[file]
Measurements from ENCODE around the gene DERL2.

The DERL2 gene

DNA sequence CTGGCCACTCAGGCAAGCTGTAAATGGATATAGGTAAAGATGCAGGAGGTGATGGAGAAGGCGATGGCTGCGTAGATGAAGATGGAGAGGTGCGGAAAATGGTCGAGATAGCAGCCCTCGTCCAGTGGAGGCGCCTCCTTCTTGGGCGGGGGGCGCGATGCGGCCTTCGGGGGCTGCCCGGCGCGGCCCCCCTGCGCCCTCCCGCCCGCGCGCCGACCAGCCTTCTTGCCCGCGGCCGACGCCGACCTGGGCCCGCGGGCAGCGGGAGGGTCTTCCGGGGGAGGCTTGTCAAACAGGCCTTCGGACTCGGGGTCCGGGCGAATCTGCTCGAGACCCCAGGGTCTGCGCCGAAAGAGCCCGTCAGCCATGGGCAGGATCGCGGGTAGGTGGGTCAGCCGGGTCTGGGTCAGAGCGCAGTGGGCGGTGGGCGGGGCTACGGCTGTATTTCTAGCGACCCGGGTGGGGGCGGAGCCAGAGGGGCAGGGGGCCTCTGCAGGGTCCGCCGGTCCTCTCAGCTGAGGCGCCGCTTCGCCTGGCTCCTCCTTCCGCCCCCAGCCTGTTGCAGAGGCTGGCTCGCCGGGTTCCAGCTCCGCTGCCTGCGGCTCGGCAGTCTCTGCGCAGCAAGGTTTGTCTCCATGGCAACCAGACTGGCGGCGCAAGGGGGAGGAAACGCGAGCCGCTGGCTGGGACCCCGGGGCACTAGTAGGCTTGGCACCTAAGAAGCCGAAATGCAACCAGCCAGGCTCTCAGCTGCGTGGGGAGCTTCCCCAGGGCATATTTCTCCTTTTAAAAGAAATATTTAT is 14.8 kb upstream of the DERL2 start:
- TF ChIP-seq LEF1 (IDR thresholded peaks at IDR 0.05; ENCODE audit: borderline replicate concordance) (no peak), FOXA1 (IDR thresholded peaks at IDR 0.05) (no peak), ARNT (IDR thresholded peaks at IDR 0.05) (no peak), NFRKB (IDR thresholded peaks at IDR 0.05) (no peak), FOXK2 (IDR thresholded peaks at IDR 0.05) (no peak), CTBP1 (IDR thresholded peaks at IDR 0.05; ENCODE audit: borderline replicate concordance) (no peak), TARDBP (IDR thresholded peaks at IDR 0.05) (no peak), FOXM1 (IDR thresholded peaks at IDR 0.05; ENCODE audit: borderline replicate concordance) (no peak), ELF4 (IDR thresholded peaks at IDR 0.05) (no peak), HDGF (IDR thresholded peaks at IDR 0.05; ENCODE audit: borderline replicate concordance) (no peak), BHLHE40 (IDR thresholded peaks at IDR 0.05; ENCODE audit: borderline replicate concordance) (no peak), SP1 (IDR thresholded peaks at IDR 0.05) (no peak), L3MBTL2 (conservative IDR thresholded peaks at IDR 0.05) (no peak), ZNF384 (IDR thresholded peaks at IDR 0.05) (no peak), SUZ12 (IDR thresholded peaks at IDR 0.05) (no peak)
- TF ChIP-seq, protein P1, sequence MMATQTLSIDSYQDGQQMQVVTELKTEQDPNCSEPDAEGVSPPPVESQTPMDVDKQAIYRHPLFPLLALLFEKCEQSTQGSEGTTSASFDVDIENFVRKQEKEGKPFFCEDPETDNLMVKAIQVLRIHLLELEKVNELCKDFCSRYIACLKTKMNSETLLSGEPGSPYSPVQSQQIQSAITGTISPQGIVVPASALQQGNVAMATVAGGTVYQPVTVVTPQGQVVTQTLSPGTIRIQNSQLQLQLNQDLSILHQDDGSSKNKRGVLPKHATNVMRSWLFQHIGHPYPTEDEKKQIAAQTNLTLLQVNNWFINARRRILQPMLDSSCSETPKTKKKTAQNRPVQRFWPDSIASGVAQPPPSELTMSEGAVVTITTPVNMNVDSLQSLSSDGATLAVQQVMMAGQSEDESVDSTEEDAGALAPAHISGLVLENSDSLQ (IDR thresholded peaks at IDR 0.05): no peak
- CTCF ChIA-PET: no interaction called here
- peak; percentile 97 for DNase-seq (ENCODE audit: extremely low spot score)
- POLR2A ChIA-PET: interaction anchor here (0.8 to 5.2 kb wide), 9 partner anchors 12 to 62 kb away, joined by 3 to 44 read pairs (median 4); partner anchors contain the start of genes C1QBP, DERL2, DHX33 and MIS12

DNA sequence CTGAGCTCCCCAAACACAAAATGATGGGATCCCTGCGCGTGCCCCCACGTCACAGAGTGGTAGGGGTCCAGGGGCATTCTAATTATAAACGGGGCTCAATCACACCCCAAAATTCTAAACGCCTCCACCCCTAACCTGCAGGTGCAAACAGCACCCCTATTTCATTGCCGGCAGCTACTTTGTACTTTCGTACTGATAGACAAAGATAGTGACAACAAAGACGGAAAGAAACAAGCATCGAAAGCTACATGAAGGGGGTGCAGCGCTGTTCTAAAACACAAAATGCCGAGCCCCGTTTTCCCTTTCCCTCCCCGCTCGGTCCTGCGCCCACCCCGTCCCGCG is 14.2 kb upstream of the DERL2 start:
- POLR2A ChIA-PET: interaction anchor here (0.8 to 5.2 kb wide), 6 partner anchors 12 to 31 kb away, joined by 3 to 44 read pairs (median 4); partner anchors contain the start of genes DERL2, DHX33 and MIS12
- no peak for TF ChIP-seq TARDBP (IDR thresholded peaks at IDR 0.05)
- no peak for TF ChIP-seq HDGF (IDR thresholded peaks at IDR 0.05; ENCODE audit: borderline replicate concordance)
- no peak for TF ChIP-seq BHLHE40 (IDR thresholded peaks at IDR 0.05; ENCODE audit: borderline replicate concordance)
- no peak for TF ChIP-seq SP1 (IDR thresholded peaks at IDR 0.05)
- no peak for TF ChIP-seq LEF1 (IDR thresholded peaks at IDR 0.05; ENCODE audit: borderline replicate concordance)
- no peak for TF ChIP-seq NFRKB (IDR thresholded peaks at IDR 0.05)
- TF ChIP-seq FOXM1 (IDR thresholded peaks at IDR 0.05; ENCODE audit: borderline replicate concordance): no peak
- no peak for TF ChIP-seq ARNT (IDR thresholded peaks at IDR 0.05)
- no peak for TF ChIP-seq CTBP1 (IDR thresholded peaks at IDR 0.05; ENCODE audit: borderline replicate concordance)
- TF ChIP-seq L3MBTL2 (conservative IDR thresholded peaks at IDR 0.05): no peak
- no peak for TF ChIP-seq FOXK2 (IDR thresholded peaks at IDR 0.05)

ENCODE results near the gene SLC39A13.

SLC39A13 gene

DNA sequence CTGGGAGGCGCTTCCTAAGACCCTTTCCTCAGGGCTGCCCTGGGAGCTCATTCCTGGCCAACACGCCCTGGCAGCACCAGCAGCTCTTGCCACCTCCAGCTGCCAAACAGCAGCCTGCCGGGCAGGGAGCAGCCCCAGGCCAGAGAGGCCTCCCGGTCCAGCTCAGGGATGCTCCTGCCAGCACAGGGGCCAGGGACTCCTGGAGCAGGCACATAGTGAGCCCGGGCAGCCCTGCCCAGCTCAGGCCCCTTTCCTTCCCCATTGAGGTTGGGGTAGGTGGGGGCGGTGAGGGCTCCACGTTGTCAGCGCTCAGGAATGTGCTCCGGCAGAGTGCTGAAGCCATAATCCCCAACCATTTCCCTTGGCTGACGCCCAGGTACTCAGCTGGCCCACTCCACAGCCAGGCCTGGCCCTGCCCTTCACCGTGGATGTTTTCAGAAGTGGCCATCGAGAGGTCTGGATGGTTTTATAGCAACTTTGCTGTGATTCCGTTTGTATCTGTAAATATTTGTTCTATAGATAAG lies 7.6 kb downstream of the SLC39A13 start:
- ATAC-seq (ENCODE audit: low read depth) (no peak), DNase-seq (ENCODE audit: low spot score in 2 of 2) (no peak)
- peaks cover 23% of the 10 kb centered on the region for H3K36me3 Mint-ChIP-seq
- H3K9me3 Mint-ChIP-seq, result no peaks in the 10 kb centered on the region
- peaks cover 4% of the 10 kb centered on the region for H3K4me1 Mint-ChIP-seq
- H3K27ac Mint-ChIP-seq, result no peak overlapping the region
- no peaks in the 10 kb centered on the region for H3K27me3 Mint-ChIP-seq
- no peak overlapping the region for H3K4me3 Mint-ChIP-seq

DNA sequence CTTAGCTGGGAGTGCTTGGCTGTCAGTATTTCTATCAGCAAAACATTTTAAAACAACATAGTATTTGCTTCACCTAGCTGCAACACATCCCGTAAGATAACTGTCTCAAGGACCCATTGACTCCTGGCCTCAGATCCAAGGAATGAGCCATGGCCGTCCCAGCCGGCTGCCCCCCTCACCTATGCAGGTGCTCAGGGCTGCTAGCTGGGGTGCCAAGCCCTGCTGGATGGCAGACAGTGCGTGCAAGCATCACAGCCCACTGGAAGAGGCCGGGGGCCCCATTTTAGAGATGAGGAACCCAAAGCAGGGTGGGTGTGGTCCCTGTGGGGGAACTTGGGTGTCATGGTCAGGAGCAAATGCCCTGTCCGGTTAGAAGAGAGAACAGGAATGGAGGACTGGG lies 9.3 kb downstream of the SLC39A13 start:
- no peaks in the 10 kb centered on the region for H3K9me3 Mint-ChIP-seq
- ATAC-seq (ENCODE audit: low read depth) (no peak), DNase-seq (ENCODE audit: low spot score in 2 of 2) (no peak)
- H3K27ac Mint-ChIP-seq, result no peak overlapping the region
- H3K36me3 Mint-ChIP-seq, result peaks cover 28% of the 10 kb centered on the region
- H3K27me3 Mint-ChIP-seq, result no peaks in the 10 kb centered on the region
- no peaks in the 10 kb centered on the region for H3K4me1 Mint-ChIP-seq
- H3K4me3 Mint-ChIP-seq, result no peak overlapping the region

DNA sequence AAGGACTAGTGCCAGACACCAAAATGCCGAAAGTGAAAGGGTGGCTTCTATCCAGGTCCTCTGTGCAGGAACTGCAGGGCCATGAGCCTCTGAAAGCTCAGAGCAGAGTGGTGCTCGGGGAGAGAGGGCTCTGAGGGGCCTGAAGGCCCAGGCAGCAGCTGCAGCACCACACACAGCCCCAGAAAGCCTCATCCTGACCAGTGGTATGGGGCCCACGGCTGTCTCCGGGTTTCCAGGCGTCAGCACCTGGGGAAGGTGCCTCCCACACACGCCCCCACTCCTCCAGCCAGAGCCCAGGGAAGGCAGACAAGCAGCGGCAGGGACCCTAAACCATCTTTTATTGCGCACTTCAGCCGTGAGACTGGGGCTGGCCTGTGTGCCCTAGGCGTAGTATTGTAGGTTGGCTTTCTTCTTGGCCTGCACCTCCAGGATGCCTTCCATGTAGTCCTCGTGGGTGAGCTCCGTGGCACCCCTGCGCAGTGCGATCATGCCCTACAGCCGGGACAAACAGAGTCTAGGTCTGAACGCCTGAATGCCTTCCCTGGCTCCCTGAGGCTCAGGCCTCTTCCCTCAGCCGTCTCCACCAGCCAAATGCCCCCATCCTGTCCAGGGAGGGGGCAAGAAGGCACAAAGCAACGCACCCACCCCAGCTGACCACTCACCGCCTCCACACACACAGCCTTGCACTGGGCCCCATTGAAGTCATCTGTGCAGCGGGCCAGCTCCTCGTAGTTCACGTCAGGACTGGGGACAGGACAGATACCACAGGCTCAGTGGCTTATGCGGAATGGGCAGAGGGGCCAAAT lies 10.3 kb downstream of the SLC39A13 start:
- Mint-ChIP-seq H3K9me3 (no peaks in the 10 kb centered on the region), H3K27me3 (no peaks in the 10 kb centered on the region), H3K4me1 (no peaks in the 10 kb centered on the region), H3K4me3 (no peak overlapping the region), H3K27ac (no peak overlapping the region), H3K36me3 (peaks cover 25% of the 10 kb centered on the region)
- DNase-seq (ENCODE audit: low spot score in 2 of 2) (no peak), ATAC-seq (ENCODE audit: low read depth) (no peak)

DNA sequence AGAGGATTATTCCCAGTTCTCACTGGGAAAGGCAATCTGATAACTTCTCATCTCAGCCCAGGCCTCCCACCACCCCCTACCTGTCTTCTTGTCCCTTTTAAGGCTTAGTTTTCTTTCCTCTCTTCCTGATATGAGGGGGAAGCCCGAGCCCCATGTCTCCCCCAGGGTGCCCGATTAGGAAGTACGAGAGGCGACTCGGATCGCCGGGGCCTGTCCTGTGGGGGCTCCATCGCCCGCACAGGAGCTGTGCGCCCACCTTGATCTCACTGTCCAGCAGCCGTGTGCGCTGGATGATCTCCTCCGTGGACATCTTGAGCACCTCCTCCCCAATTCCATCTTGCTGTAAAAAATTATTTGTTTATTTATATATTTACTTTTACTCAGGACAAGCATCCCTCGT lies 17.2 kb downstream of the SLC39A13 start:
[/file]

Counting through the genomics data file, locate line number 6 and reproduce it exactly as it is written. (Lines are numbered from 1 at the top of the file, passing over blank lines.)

- CTCF ChIA-PET: no interaction called here